Early searches brought elderly female detectives to her attention, such as Miss Marple and Mrs Pollifax. She observed how they were able to detect because they were invisible. We might add that as outsiders they are able to see what the characters and perhaps the readers cannot. The Miss Marples of this world are no guide to aging and old age.

I wanted to read the novels in which fictional older women prepare for the journey of aging, inhabit the territory and become increasingly their truest selves. (4)

For Ruth Saxton this means finding examples of older women who do not behave as if their life is behind them, who challenge the notion that marriage and motherhood are the pinnacle of a woman’s life, that old age is all downhill. We need more women in fiction who are more than the wicked witch or fairy godmother; both stereotypes refer to how the older woman stands in relation to others. We need more old women who are characters in their own right.

Organising the examples

Her analysis divides the chosen texts into five categories:

  1. Romancing the past (the continuing story of marriage and romance for women, which will drive out creativity and artistic success);
  2. Sex after sixty;
  3. Alternate realities ( the older women consider their current situations without much attention to their pasts);
  4. Never too late; and 
  5. Defying expectation.

The discussion of thirty texts under these headings is an interesting approach, and with only a few pages to discuss each one inevitably makes the originals appear thin. But organisation into themes brings more depth.

She includes a novel that I also admire greatly: Margaret Drabble’s recent novel The Dark Flood Rises, and concludes with a personal note about how the book was influenced by a car accident. You can find my review of The Dark Flood Rises here.

Some reflection on vocabulary and the cover

Finding a suitable phrase to describe women over 60 can be problematic. When we were writing The New Age of Ageing we had long discussions about the language used about older people in English culture and how we should refer to older members of our communities. Every phrase brings with it a great deal of baggage. To call women ‘old’ is difficult, and over the years I (and fellow writers) have used the softer ‘older’. Even the word ‘women’ is experienced by some as less polite than ‘ladies’. And the combination of those two sets of words can be difficult. Try them (out loud)!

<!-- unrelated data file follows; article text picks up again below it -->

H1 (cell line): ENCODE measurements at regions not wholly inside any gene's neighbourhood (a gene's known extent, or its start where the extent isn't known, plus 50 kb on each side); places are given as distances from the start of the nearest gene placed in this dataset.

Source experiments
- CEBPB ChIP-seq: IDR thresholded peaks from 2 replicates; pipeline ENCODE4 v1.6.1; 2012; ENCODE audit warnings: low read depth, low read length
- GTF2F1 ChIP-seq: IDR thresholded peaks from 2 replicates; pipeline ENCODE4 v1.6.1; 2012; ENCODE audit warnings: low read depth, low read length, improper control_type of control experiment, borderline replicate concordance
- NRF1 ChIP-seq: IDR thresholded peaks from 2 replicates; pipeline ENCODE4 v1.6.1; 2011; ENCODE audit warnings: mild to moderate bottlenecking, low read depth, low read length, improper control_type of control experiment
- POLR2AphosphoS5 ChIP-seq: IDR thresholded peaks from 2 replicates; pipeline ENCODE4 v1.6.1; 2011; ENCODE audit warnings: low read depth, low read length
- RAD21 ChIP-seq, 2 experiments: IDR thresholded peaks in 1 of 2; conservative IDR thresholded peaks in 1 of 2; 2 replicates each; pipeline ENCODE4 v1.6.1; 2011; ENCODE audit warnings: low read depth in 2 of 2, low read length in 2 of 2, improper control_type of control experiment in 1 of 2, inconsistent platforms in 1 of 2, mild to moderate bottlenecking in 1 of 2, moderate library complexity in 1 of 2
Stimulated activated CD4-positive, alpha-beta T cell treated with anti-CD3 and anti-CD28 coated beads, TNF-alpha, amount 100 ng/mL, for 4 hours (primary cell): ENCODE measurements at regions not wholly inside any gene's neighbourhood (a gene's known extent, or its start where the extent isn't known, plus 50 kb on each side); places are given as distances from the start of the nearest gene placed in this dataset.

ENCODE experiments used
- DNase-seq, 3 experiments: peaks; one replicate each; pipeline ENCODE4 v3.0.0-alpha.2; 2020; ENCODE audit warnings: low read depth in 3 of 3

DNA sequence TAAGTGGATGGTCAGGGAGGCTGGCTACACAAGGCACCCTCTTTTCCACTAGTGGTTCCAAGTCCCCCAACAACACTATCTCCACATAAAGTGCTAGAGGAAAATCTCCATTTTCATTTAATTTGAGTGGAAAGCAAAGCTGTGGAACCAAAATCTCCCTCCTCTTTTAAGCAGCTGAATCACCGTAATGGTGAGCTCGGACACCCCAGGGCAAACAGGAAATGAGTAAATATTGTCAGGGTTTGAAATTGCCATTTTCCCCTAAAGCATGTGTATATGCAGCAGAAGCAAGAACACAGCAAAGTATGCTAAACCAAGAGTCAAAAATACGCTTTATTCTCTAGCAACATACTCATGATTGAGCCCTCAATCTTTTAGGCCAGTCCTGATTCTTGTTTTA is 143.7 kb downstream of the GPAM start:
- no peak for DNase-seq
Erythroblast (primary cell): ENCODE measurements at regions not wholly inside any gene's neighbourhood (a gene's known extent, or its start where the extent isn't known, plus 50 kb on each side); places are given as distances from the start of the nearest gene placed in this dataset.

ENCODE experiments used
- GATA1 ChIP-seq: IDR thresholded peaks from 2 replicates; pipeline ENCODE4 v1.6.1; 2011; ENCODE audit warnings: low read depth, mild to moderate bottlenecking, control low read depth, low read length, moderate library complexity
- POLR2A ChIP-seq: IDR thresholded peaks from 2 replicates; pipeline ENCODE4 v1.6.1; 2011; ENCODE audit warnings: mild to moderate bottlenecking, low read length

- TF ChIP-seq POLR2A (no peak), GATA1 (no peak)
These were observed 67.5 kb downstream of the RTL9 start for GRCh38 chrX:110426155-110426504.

Old woman
Old lady
Older woman
Older lady

And the subtitle uses that coy expression ‘of a certain age’. We are afraid of age. Our society does not treat old people well. We find all kinds of ways of avoiding what is seen as a stigma or even a fault – being old

The cover is also intended, I suspect, to allay fears of too fierce an approach. It is pink, with silhouettes and the main title in elaborate, curly lettering  – a kind of Jane Austen appeal?

I am not sure enough of the nuances of American culture to know whether these observations apply across the Atlantic. 

Despite these reservations I am grateful to Ruth Saxton for drawing my attention to many texts previously unknown to me, and for offering some new perspectives on familiar books. Even on the occasions where I have taken a different slant on a text, I am still thrilled to find a writer who shares my ideas that books about older women are undervalued. 

I would make the same point about women in society in general – older women are undervalued. 

The Book of Old Ladies: celebrating women of a certain age in fiction by Ruth O Saxton, published in 2020 by She Writes Press. 295pp

Recent posts in the Older Women in Fiction Series

At the Jerusalem by Paul Bailey

Lillian Boxfish Takes a Walk by Kathleen Rooney

Olive, Again by Elizabeth Strout.

Frangipani House by Beryl Gilroy

My full list of about 100 novels featuring older women can be found here.

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Filed under Books, Older women in fiction, Publishing our book, Reading